An arbitral award (PCA Case No. 2011-17, 31 January 2014) arising out of the nationalisation of an electricity generation business in Bolivia has provided useful guidance on: (1) the ability of multiple investor claimants to bring joint claims against a state under separate BITs in a single proceeding; and (2) the time at which a state is entitled to invoke a denial of benefits clause to deny an investor the benefits of an investment treaty.
The Claimants, Guaracachi (a USA company) and Rurelec (a UK company) commenced a claim against Bolivia under the USA-Bolivia and the UK-Bolivia BITs arising out of the nationalisation in 2010 of Guaracachi’s 50.001% shareholding in Empresa Electrica Guaracachi S.A. and of additional assets owned by Rurelec’s subsidiary, Energia para Sistemas Aislados Energais S.A. Rurelec indirectly owns Guaracahi through a chain of BVI companies and, therefore, Rurelec’s claim in respect of Empresa Electrica was for the expropriation of an indirect shareholding. The Claimants claimed damages in excess of US$143 million.
The arbitral tribunal of Jose Miguel Judice, Raul Vinuesa and Manuel Conthe dismissed Guaracachi’s claim entirely on the basis that Bolivia was entitled to deny it the benefits of the USA-Bolivia BIT, but awarded Rurelec damages of approximately US$29 m (plus compound interest) as Bolivia had unlawfully expropriated its indirect investment in EGSA without providing just and effective compensation.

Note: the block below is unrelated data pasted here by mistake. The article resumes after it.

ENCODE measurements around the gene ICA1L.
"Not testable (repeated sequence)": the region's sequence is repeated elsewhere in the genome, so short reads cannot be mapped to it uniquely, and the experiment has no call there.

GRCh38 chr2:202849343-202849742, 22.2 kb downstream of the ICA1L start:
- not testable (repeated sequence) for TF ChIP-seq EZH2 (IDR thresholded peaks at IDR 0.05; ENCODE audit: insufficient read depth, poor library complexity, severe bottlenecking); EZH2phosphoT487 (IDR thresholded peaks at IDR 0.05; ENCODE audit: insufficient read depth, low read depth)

Multiple claims in a single proceeding
Bolivia argued that the Claimants were not entitled to bring claims under two separate BITs in a single arbitration with a single tribunal as it had not provided its consent for USA and UK investors to do so in the express language of the USA-Bolivia and UK-Bolivia BITs.
The Claimants argued that the lack of express wording in the BITs was insufficient to exclude Bolivia’s consent. The Claimants therefore took the position that the issue was one of procedure rather than jurisdiction and relied on well-versed arguments about the time and cost efficiencies in dealing with related disputes in a single set of proceedings.
While the Tribunal’s analysis proceeded from the perspective of jurisdiction and not procedure, it held in favour of the Claimants. In analysing whether Bolivia had in fact provided its consent, the Tribunal explained the traditional concept of how dispute settlement procedures in BITs provide an open offer which – when accepted by investors – constitutes a binding arbitration agreement. In this case, the Tribunal found that the offers of arbitration in the UK-Bolivia and the US-Bolivia BITs did not contain any restrictions or conditions that would prevent the Claimants from bringing their claims in a single proceeding. The fact that the BITs were silent on the issue did not help Bolivia as the Tribunal held that silence could not operate to limit the scope of the state’s consent.
From a practical perspective, the Tribunal noted that while there may be differences between the exact legal basis of each Claimant’s claims given differences between the USA-Bolivia and UK-Bolivia BITs, the Tribunal is perfectly capable of analysing each Claimant’s claims individually even though the facts and evidence may be the same.
Denial of benefits
The USA-Bolivia BIT contains a denial of benefits clause which entitles either state to deny the benefits of the BIT to an investor company if that company is (a) owned or controlled by nationals of a third state, and (b) has no substantial business activities in the state in which it is organised. Bolivia relied on this clause to argue that it is entitled to deny Guaracachi the benefits of the USA-Bolivia as Guaracachi’s immediate shareholder is a BVI company and Guaracachi is a special purpose vehicle that conducts no business activities in the USA as paid no taxes in the USA and it is just a ‘mailbox’ company. Guaracachi disputed this arguing that it did conduct substantial commercial activities in the USA as it maintained offices there, and held shareholders’ and directors’ meeting there.